Everyone can call to mind a person they would consider codependent. Codependency is among the most common of relationship issues; some readers might even smile knowingly and nod along to this article. A 1998 study estimated that 40 million Americans are codependent. That’s over 12% of the whole population (Hughes-Hammer et. al., 1998). Other estimates put that number even higher, positing that up to 90% of the population engages in codependent behavior (Miele, 2014).
What is codependency though, actually? There’s a common misconception that codependency simply means depending excessively on another person (often a partner) to meet one’s physical and/or emotional needs. However, this is not a complete definition of codependency. In a sense codependency also entails the exact opposite: It involves a deep-seated desire to feel needed and have another person depend on you to an unhealthy degree. Check out this related article: Millennials and cross-cultural relationships.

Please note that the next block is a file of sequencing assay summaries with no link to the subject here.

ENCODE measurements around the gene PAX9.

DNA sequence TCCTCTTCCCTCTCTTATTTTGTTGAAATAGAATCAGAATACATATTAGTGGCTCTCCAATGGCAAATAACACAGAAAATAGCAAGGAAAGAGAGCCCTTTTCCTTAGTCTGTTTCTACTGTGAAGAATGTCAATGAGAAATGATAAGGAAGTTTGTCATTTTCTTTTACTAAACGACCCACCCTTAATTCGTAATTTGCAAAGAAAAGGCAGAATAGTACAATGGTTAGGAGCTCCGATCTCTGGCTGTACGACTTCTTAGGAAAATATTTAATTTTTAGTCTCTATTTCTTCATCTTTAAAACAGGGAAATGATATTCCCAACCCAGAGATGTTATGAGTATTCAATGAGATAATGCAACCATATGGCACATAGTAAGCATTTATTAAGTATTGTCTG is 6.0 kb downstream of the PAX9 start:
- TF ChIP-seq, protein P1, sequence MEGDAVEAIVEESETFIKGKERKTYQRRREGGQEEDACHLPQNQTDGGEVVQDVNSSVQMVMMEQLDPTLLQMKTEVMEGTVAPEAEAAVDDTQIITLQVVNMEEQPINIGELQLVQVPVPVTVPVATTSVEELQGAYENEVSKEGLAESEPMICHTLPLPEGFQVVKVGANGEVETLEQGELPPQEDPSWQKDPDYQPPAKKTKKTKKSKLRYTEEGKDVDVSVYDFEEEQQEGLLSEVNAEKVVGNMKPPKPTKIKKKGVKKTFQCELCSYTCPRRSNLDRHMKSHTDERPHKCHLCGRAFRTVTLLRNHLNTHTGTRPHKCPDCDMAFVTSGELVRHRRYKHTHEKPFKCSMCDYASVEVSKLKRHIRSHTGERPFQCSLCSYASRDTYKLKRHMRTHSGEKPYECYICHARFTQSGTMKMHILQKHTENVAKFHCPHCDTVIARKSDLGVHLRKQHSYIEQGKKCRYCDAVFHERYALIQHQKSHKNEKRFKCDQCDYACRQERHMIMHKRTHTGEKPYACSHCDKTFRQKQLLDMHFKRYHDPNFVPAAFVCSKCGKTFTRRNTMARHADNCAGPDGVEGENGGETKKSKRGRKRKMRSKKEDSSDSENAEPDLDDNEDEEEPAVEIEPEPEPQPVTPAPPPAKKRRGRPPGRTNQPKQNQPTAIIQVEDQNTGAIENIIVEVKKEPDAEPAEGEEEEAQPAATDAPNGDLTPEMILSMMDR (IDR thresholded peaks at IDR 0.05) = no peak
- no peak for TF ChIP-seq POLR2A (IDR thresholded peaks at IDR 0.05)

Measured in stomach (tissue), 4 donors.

Codependent relationship dynamics are unhealthy and can cause a vast array of problems within every aspect of a relationship, from finances to intimacy to expectation and boundary-setting. However, of particular relevance is how codependent dynamics can come into play when it comes to writing a premarital agreement. It’s absolutely crucial that a couple make sure codependent dynamics have no place in their prenup process. Let’s take a look at some of the common signs of codependency in relationships, the problems it can cause, how codependency might show up in prenups, and how one can make the shift from codependency to healthy attachment.
Signs and Examples of Codependency